• Monitor and review declined transactions
    Regularly review transactions that have been declined to identify any patterns or commonalities among false declines. This can help in adjusting fraud detection measures appropriately.

For all of these tactics, choosing the right payment processing provider is key. How your payment processor handles false declines can either make the process effortless or frustrating.

How Stripe prevents false declines

Stripe’s sophisticated approach to fraud detection and prevention reduces false declines through a combination of machine learning and data analysis. Here’s an overview of how Stripe engineers payment systems that are as resistant as possible to false declines:

  • Large datasets
    Stripe processes billions of dollars in transactions every year, creating a vast dataset that machine learning algorithms can use to identify patterns and trends more effectively. Stripe’s algorithms analyze this data to better understand what constitutes a typical transaction versus fraud.

  • Real-time learning and adaptation
    Stripe’s machine learning models are capable of real-time learning. As they process transactions, they continuously analyze the outcomes and adapt accordingly. This real-time adaptation allows the models to stay up-to-date with the latest fraud patterns without compromising the approval rates of legitimate transactions.

  • Customization for different businesses
    Stripe understands that businesses are diverse and what might be considered a normal transaction for one might be unusual for another. Therefore, Stripe’s machine learning models adapt to the specific transaction patterns of individual businesses. This customization reduces the likelihood that a legitimate transaction will be falsely flagged as fraudulent due to industry-specific norms.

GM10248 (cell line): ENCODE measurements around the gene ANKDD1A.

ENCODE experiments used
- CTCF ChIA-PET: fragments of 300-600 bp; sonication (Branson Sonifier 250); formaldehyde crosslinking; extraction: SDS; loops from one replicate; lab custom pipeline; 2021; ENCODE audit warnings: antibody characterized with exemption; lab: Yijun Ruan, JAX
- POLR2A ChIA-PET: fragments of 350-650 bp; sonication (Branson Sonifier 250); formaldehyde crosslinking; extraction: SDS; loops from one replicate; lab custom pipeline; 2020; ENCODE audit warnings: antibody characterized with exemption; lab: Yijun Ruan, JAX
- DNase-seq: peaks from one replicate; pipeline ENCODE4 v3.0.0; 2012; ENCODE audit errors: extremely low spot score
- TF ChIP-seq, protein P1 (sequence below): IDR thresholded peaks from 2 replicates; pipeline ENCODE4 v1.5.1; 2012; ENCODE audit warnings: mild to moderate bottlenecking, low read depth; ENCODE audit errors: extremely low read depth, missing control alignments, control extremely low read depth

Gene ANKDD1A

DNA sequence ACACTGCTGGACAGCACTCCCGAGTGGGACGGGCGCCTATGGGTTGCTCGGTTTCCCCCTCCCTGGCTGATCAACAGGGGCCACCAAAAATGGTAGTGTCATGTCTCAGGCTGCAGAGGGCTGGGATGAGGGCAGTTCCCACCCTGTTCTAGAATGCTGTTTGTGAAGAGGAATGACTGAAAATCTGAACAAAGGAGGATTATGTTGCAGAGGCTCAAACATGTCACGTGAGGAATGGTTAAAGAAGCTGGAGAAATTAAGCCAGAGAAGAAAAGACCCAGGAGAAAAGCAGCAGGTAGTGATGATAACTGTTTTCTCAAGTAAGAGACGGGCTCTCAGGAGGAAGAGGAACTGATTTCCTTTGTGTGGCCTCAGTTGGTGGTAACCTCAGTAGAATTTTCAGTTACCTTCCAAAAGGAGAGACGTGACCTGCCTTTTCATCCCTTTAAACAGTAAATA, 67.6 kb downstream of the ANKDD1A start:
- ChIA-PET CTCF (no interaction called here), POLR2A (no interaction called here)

• Risk scoring
    Stripe assigns each transaction a risk score, which represents the probability that the transaction is fraudulent. Businesses can use these risk scores to set their own thresholds for when a transaction should be automatically declined or flagged for manual review. This gives businesses more control and flexibility in managing fraud prevention.

  • Stripe Radar
    Stripe Radar uses machine learning to evaluate transactions for fraud. Radar considers hundreds of signals about each transaction and uses data from the entire Stripe network to detect and prevent fraud, while automatically adapting to the changing patterns of fraud. Businesses can also set custom rules to fit their own requirements.

  • Authentication tools
    Stripe supports 3D Secure, an authentication tool that adds an additional layer of verification for card payments. Even if a transaction is flagged as potentially risky, the customer can still complete the purchase by providing additional verification, reducing the chance of a false decline.

By incorporating these elements into its measures for fraud detection and prevention, Stripe reduces false declines while maintaining a strong defense against fraudulent transactions. To learn more and get started with Stripe, go here.

The content in this article is for general information and education purposes only and should not be construed as legal or tax advice. Stripe does not warrant or guarantee the accurateness, completeness, adequacy, or currency of the information in the article. You should seek the advice of a competent attorney or accountant licensed to practice in your jurisdiction for advice on your particular situation.